Another week has flown by, and another corset has found it's way from a picture in my head to a finished item. This time I wanted to make a cupped corset.
What's the difference between a cupped corset and a bustier? Nothing really, except maybe the bustier doesn't cover the hips. So then what is the difference between a bustier and a basque? Well, as far as I know, it's the garters.
This meant that the picture in my head wasn't really a cupped corset, but it was in fact a basque. Here's a picture of what was in my head:
I wanted to use all steel bones in this piece and some super luxurious black satin and red and black blossom silk brocade.
Although I had the fabric and the picture in my head, I had to get it from an abstract idea into a tangible pattern. To do this, I cut my Freedom overbust corset pieces out, removed the seam allowances and made a 3D model using my favourite cut and sew foam. This is the method that Beverly Johnson recommends for helping to visualise style changes, moving seam lines and identifying potential design issues. It's also great fun.
I wanted to have a black V-shaped panel in the front of the basque to further accentuate the lines that the corset was to create. By drawing these on to the foam model, I could easily ascertain the best width for this V and how best to continue the lines of the V into the bra cups.
Speaking of bra cups, I also had to change the overbust corset pattern to incorporate the shape of my bra frame. To do this, I measured the distance from my waist to my wireline and transferred this line onto pieces of the corset pattern. Then, by joining the pieces at this line and laying my bra frame over the top, it's possible to transfer the bowl lines onto the pieces.
Note that the pieces overlap and you need to be careful that you don't have too much overlap into the 'body' of the corset pieces. If this happens your bowl will be too small. Once the bowl is drawn on, you will need to move the outer line out further to simulate the pull on the underwire that you would get in a bra.
Once you have this done, make a mock up of the body of the basque using a cheap canvas fabric and hold it up to your body to see how the bowls for the cups sit. In my case, I had to widen the bowls another 3/4" which just shows how important this step is.
Now it's back to your 3D foam body piece with your revised design lines. Cut along the new lines and trace these onto your canvas mock up. Now cut up your mock up and trace onto pattern paper remembering to add a 3/8" seam allowance onto the corset pieces and 1/4" onto the bowls for your bra cups.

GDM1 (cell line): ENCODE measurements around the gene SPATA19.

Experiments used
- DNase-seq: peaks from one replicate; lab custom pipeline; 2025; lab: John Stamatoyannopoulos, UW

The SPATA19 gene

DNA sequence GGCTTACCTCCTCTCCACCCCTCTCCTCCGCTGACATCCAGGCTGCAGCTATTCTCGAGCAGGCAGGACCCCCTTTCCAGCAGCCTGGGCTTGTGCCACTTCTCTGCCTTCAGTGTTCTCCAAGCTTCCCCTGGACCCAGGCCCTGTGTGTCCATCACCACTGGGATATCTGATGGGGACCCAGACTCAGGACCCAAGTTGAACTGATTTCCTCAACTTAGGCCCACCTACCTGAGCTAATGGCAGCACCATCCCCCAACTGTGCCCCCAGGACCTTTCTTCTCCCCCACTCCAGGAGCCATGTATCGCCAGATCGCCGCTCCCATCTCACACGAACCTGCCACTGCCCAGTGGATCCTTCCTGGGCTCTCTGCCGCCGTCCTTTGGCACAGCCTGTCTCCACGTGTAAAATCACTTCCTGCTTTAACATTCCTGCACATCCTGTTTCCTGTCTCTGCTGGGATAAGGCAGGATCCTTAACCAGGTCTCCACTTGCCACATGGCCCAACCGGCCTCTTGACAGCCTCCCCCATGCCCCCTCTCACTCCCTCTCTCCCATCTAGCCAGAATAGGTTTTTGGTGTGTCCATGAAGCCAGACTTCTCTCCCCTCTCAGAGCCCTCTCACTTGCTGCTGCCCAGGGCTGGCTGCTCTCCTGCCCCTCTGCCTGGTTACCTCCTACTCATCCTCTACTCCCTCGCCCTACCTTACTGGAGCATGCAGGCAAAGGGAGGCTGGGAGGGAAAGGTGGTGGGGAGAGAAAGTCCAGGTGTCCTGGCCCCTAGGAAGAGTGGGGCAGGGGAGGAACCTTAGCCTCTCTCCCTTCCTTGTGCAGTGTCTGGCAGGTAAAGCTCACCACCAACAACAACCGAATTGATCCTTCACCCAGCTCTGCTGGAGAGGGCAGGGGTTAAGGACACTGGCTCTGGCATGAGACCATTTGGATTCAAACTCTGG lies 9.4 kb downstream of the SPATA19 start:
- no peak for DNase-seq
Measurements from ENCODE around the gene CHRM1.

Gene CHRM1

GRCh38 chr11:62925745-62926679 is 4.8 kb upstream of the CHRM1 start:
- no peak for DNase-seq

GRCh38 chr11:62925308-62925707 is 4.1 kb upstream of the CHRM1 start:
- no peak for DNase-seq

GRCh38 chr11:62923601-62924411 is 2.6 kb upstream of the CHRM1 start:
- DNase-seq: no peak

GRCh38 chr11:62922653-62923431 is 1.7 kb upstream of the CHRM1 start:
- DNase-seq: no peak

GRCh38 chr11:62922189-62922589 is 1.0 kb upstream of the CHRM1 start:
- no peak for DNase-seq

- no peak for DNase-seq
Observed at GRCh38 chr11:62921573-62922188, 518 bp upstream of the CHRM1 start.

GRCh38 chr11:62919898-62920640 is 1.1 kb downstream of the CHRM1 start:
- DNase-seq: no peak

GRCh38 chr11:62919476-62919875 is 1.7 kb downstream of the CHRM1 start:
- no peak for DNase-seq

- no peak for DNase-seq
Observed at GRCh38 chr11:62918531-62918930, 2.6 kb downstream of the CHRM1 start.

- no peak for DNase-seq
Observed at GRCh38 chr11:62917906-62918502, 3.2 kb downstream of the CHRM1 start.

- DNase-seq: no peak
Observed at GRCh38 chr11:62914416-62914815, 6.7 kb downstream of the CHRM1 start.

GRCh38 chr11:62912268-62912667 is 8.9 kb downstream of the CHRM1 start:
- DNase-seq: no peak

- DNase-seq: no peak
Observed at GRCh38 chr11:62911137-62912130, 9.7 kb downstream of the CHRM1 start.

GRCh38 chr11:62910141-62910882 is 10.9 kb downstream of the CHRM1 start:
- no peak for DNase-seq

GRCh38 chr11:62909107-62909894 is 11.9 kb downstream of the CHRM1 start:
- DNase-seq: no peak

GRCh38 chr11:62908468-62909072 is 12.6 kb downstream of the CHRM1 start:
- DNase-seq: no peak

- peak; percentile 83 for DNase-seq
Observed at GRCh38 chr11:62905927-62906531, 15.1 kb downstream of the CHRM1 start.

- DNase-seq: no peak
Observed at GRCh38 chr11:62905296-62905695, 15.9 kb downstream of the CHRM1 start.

Alrighty, lots of planning but no sewing yet, and by now I was desperate to cut into my beautiful brocade. Yet patience is a virtue and there was one design element I had not dealt with. I wanted to have that sumptuous brocade interspersed with black panels on the sides and that V at the front. Yet I didn't just want to use a black satin or something similar. I wanted these panels to be sheer, or at least, opaque to make it even more sexy!
The lining of a corset is traditionally coutil, which is exceptionally strong and has no give. In order to have a sheer panel, I needed to use a fabric that was similarly strong and resistant to stretching. I opted to use 2 layers of sheer cup lining, which provides an element of transparency yet still retains strength.
At last, all the pieces were considered, cut out and I was ready to sew!
Putting this basque together was the same as it was for both Edelweiss and Dragon's Blood, however there was a little more thought required when it came to inserting the boning.
As there is no busk in this, I needed a long bone up the centre. I also had 2 bones culminating 2/3's down this central bone instead of terminating at the bottom of the garment. These are the 2 bones that make up the upper edge of the V. These bones would have the be inserted first with the casings terminating just under the casing of the central bone. The stitch lines of the central bone casing would ensure that the bones on either side wouldn't slip down.
The cups were then inserted. This was a little tougher than usual as the already present bones made it difficult to maneuver the fabric under the machine, so a lot of patience was required.
The binding was put on, with longer tails being left at the garter edges. These were turned under a ring, strap elastic and garters were added and then all that was left was to lace her up! I opted for rabbit ears so make it easier to tie up without assistance.
And here it is, the almost finished article sans garters - my Black Blossom Basque.
The dress form is way less busty than I am, so the cups don't quite face front on this image, but on me, they most certainly do.
And here is a selfie showing the side panel. If you've never tried taking a selfie from the side in a steel boned corset, then let me tell you, it's no mean feat!